09 May, 2011

A Burst of Butterflies

One of the reasons I'm looking forward to summer: I'll get to befriend butterflies again.

Brilliant blue, snapped by my intrepid companion
When we were up at Summer Falls last year, we had little blue butterflies fluttering all round us.  They got very interested in my bag when I went to the bathroom, and when we laid down in the grass to admire the falls, they wandered all over us.  That's a kind of magic, that is.

Come enjoy them with me.



Here's another of the blues, also shot by my intrepid companion:


This would seem to be a fine example of Boisduval's Blue Butterfly, which make eastern Washington pretty.

On the other side of the state (and the other side of summer), we came across a butterfly bonanza in the Olympics.  We'd come up for the geology and the alpine flowers, but the fields full of fluttering butterflies were a nice bonus.

We found this one along the trail:


I am teh suck at butterfly identification, but I'm fairly certain this is a fritillary of some sort.  Maybe genus Boloria, even.  I wouldn't swear to it.  All I really know is it's a butterfly.  It's purty.  That's good enough to be going on with.

And the meadow up by the visitor's center was filled with butterflies, all sizes and colors.


I found this species fascinating, such a delicate, almost transparent white with garnet-and-gray markings:








It's very probably a Clodius Parnassian

This one, I believe, is a relative of those little blues we saw at Summer Falls:


Yes, I know it's brown, not blue.  But if it's what I think it is, it's actually a blue.  It's a female, so it's brown.  Clear?

Didn't think so.  Look, just go read up on Boisduval's Blue Butterfly here at this link, and all should become sort of clearer.  Boisduval's Blues are at least a good starting point for anyone who wants to figure out what the lady above is.

And then, if you're really enterprising, you can head over here and figure out what the delight below is, because I'm stumped.


We chased this swallowtail along the trail a bit, until it found a fine few places to pose:


I think it's an Ainse Swallowtail.  I know it's a swallowtail for certain.  See it's tail?


It's a little hard to see, but those elegant sweeping points are a dead giveaway for a swallowtail.  Unless I'm wrong and it's a dead giveaway for something else.

He reminds me a bit of the ginormous yellow swallowtail my mom and I found in Oak Creek Canyon once, when I was a kid.  It came home with us and lived in my bedroom for a while, hanging around on my curtains, and sometimes with the printed butterflies on my bedspread.  One of the most beautiful things I'd ever seen.  These days, I leave them where I found them - photographs are quite enough, thanks.

On our second day in the Olympics, we found quite a lot of little butterflies flitting all around the lake up by the dam.  They were too busy to pose much, but we got a couple of good shots.  I love this one, because it looks like the butterfly's stretching up to say "Oh, hai!" to the bug above:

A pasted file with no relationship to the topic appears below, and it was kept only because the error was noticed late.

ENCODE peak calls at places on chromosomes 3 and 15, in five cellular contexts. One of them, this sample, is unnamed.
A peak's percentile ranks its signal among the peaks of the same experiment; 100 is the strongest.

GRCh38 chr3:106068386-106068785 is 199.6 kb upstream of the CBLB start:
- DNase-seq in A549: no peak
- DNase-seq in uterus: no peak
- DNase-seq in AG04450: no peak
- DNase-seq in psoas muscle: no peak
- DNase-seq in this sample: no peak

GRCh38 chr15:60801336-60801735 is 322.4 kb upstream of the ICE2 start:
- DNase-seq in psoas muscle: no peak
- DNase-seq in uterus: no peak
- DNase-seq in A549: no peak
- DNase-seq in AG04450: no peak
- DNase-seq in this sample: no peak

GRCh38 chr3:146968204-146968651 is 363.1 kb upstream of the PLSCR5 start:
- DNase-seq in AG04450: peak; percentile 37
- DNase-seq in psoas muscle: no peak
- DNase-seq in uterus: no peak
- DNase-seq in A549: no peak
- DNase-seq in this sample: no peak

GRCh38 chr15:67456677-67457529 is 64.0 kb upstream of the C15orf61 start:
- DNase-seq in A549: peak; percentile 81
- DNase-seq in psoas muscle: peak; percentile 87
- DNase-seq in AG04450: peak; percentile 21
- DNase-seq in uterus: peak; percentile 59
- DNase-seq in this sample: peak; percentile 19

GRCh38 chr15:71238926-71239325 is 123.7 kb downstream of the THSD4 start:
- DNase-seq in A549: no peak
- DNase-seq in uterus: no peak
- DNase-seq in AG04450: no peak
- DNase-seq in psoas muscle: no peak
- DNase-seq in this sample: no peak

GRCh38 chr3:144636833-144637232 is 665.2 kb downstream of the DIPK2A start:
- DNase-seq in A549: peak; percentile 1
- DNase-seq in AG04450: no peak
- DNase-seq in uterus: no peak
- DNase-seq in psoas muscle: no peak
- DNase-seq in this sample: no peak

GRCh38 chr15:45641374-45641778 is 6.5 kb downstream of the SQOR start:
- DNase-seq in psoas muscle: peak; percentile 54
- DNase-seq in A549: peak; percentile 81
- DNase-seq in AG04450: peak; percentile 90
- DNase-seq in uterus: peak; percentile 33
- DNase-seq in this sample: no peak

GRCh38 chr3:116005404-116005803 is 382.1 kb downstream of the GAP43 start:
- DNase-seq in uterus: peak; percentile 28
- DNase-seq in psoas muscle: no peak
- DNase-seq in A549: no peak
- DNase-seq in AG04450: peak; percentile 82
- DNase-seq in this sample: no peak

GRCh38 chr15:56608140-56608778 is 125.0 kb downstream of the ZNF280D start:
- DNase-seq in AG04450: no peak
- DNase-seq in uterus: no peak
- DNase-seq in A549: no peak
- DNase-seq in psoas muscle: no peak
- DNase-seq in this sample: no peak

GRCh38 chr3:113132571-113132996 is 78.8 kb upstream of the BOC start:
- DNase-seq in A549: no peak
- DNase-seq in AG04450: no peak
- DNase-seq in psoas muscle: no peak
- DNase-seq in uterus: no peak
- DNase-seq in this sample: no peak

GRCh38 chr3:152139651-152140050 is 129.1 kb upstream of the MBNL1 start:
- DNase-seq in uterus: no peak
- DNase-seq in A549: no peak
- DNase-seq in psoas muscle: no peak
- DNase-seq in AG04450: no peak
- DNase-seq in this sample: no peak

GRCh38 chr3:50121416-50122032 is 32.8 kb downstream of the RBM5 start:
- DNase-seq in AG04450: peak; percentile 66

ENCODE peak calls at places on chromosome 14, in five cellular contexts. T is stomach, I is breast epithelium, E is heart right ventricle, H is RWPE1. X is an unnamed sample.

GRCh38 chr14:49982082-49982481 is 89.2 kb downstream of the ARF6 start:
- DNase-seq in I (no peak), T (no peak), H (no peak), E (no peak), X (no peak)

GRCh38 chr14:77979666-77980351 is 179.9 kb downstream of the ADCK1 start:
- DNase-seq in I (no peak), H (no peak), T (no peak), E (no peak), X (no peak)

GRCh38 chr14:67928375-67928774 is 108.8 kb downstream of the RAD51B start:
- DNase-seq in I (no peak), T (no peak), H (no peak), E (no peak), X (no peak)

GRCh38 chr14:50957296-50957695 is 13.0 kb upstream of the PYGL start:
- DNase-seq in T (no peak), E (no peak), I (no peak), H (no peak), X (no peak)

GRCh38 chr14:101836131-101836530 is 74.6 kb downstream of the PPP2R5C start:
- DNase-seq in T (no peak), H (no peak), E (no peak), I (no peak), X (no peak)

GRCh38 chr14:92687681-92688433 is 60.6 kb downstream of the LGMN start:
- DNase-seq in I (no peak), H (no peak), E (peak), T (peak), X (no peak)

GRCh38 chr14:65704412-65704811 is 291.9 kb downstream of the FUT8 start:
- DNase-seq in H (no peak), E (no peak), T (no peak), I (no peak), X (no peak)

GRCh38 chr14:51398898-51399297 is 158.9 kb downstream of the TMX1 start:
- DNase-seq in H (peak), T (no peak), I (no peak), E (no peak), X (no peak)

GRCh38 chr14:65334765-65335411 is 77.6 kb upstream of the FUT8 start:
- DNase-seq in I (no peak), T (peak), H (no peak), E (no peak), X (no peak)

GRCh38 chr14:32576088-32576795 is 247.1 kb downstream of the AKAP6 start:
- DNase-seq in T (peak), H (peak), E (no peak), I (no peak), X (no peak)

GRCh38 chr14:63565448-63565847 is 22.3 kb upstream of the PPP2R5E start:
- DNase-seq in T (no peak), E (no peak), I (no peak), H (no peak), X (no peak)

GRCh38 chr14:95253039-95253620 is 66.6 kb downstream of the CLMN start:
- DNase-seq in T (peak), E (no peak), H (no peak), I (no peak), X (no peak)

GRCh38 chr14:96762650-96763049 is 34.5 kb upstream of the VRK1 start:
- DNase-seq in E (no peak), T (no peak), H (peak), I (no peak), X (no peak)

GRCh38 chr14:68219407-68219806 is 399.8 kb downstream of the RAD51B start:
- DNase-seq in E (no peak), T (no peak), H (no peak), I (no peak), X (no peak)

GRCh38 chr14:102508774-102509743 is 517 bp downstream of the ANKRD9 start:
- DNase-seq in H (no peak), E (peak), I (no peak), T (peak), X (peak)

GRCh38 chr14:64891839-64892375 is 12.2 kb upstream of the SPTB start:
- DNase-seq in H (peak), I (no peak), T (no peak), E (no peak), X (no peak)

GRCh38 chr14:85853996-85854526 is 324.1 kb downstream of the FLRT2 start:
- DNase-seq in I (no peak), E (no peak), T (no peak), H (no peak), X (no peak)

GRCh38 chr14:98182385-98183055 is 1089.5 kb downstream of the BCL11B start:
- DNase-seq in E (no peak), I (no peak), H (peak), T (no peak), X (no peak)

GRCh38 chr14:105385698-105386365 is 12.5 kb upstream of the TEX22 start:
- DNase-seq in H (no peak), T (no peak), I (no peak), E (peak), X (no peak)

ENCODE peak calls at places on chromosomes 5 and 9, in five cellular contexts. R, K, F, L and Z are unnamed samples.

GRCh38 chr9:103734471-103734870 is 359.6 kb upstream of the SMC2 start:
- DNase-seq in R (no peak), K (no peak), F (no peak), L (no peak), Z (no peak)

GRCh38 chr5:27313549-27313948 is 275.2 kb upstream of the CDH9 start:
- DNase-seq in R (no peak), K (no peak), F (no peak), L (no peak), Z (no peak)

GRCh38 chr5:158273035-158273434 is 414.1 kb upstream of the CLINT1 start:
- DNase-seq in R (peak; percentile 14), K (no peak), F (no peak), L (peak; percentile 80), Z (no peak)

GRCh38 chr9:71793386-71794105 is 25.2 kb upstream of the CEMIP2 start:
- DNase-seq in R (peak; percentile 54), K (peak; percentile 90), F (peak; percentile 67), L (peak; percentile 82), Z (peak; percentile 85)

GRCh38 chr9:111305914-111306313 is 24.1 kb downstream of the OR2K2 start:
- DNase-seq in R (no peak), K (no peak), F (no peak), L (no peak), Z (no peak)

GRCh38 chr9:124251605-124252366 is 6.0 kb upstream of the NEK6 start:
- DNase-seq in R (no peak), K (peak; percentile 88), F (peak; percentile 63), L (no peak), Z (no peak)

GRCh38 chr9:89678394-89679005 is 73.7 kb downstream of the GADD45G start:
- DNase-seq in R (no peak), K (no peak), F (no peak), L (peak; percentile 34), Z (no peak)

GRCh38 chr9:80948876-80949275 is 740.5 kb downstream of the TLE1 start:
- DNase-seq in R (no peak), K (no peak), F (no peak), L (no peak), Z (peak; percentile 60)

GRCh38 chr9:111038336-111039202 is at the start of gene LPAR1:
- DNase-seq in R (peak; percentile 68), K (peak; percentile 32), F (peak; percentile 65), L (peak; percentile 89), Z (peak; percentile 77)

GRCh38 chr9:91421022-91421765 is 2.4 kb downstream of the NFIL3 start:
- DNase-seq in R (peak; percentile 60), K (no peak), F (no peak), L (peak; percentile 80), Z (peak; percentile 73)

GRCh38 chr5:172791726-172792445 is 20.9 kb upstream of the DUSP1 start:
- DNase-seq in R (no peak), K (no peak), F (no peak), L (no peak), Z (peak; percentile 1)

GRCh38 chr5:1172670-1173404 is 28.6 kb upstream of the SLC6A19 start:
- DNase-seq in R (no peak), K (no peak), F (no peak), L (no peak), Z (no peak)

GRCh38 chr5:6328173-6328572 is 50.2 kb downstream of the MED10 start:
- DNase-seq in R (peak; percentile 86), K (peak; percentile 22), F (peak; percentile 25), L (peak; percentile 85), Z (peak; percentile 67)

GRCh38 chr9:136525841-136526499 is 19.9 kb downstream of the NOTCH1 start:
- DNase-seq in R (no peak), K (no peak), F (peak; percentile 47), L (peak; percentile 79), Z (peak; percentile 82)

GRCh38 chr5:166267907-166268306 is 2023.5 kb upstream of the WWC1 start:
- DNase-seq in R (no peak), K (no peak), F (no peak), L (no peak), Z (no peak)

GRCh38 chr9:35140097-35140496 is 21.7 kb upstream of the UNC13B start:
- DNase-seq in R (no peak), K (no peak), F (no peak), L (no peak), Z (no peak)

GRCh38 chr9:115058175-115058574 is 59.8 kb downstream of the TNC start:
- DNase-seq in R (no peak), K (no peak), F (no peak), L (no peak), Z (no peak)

And then there was the pretty orange one having a nice rest in the road:


It's probably a comma of some description.  Gray Comma? Green Comma? Hoary Comma?  Other people, better people, more detail-oriented people with a passion for taxonomy are welcome to weigh in.  I'm just going to enjoy the fact that there's a butterfly species that shares the name of one of my favorite pieces of punctuation.

And while you're bedazzled by butterflies, you should head over to Chris Carvalho's site and check out his butterfly photographyMichael Klaas, aka @UncoveredEarth, directed me to him when I put out my pathetic plea for help on Twitter.  Gorgeous, utterly gorgeous stuff.

Butterflies are wonderful.  They're like living gems, hanging in the air.  I hope we see quite a lot more this summer, going about their brief and beautiful lives.

4 comments:

Silver Fox said...

Nice pictures! The second orange one I would guess as a frittilary, also, but I've found that when narrowing down between so many species that sometimes a picture of the underside is needed. (And I usually forget to get those!)

michaelklaas said...

I love love love these photos! Butterflies can be such tricky little beasties to capture, but you've really managed to get some lovely images of them here.

Jacob said...

Be-yoo-tiful photos there. Have you ever been to the Pacific Science Center? PacSci has a great butterfly exhibit, a climate controlled room with dozens of live butterflies and moths. They make sure to double check every person before you leave to make sure no stragglers are trying to make an escape! I saw an Atlas Moth, which I guess has the largest wingspan of any moth in the world. Pretty impressive stuff.

Karen said...

Butterflies are uber-cool, but where I live we see them so seldom that I've never developed a real interest.

We were visiting the eastern Sierra Nevada a couple of weeks ago and went hiking on a windy day. There were butterflies all over the place, especially ones with reddish-brown/yellow/black checkers on their wings. They were struggling with the wind, and would often alight on the trail for a moment or two to rest. They were so beautiful, and I didn't have a camera with me!